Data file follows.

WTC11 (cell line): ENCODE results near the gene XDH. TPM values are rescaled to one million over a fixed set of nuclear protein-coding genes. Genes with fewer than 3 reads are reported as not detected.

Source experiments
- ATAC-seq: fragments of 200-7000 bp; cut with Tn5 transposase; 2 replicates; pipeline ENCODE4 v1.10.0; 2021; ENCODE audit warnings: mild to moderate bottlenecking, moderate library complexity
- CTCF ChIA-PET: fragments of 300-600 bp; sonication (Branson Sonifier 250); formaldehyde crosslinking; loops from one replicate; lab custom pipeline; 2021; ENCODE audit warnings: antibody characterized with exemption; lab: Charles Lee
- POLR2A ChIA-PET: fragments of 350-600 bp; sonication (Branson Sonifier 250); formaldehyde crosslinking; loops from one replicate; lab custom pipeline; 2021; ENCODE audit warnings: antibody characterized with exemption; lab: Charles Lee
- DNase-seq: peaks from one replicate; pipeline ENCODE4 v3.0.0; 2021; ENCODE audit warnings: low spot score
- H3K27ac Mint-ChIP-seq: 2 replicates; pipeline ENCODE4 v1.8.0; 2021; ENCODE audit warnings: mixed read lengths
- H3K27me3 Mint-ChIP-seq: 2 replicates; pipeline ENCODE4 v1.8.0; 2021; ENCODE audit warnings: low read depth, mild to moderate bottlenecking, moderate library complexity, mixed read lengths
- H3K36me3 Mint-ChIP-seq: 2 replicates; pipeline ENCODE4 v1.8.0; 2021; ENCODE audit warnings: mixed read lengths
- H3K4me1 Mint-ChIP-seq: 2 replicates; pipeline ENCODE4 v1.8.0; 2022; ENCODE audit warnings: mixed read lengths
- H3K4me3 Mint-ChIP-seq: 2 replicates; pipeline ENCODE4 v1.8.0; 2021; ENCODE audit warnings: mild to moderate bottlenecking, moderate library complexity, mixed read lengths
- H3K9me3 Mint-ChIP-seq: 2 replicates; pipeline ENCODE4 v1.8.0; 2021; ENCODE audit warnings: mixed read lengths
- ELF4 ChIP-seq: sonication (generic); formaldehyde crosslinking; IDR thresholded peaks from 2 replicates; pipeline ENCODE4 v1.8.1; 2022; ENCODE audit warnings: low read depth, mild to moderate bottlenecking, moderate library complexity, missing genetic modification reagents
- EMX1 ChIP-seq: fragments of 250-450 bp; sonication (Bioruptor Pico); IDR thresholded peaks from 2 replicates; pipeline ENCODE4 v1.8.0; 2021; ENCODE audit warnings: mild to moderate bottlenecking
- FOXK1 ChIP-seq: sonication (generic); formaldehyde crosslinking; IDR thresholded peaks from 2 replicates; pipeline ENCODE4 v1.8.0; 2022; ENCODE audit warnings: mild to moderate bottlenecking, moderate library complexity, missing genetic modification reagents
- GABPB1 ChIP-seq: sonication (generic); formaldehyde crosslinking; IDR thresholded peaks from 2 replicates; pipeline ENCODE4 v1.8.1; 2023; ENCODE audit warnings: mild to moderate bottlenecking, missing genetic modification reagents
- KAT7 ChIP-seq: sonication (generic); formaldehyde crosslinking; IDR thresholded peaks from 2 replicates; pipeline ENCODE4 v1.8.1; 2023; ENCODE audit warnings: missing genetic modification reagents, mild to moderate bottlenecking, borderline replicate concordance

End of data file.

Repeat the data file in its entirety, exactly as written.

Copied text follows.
WTC11 (cell line): ENCODE results near the gene XDH. TPM values are rescaled to one million over a fixed set of nuclear protein-coding genes. Genes with fewer than 3 reads are reported as not detected.

Source experiments
- ATAC-seq: fragments of 200-7000 bp; cut with Tn5 transposase; 2 replicates; pipeline ENCODE4 v1.10.0; 2021; ENCODE audit warnings: mild to moderate bottlenecking, moderate library complexity
- CTCF ChIA-PET: fragments of 300-600 bp; sonication (Branson Sonifier 250); formaldehyde crosslinking; loops from one replicate; lab custom pipeline; 2021; ENCODE audit warnings: antibody characterized with exemption; lab: Charles Lee
- POLR2A ChIA-PET: fragments of 350-600 bp; sonication (Branson Sonifier 250); formaldehyde crosslinking; loops from one replicate; lab custom pipeline; 2021; ENCODE audit warnings: antibody characterized with exemption; lab: Charles Lee
- DNase-seq: peaks from one replicate; pipeline ENCODE4 v3.0.0; 2021; ENCODE audit warnings: low spot score
- H3K27ac Mint-ChIP-seq: 2 replicates; pipeline ENCODE4 v1.8.0; 2021; ENCODE audit warnings: mixed read lengths
- H3K27me3 Mint-ChIP-seq: 2 replicates; pipeline ENCODE4 v1.8.0; 2021; ENCODE audit warnings: low read depth, mild to moderate bottlenecking, moderate library complexity, mixed read lengths
- H3K36me3 Mint-ChIP-seq: 2 replicates; pipeline ENCODE4 v1.8.0; 2021; ENCODE audit warnings: mixed read lengths
- H3K4me1 Mint-ChIP-seq: 2 replicates; pipeline ENCODE4 v1.8.0; 2022; ENCODE audit warnings: mixed read lengths
- H3K4me3 Mint-ChIP-seq: 2 replicates; pipeline ENCODE4 v1.8.0; 2021; ENCODE audit warnings: mild to moderate bottlenecking, moderate library complexity, mixed read lengths
- H3K9me3 Mint-ChIP-seq: 2 replicates; pipeline ENCODE4 v1.8.0; 2021; ENCODE audit warnings: mixed read lengths
- ELF4 ChIP-seq: sonication (generic); formaldehyde crosslinking; IDR thresholded peaks from 2 replicates; pipeline ENCODE4 v1.8.1; 2022; ENCODE audit warnings: low read depth, mild to moderate bottlenecking, moderate library complexity, missing genetic modification reagents
- EMX1 ChIP-seq: fragments of 250-450 bp; sonication (Bioruptor Pico); IDR thresholded peaks from 2 replicates; pipeline ENCODE4 v1.8.0; 2021; ENCODE audit warnings: mild to moderate bottlenecking
- FOXK1 ChIP-seq: sonication (generic); formaldehyde crosslinking; IDR thresholded peaks from 2 replicates; pipeline ENCODE4 v1.8.0; 2022; ENCODE audit warnings: mild to moderate bottlenecking, moderate library complexity, missing genetic modification reagents
- GABPB1 ChIP-seq: sonication (generic); formaldehyde crosslinking; IDR thresholded peaks from 2 replicates; pipeline ENCODE4 v1.8.1; 2023; ENCODE audit warnings: mild to moderate bottlenecking, missing genetic modification reagents
- KAT7 ChIP-seq: sonication (generic); formaldehyde crosslinking; IDR thresholded peaks from 2 replicates; pipeline ENCODE4 v1.8.1; 2023; ENCODE audit warnings: missing genetic modification reagents, mild to moderate bottlenecking, borderline replicate concordance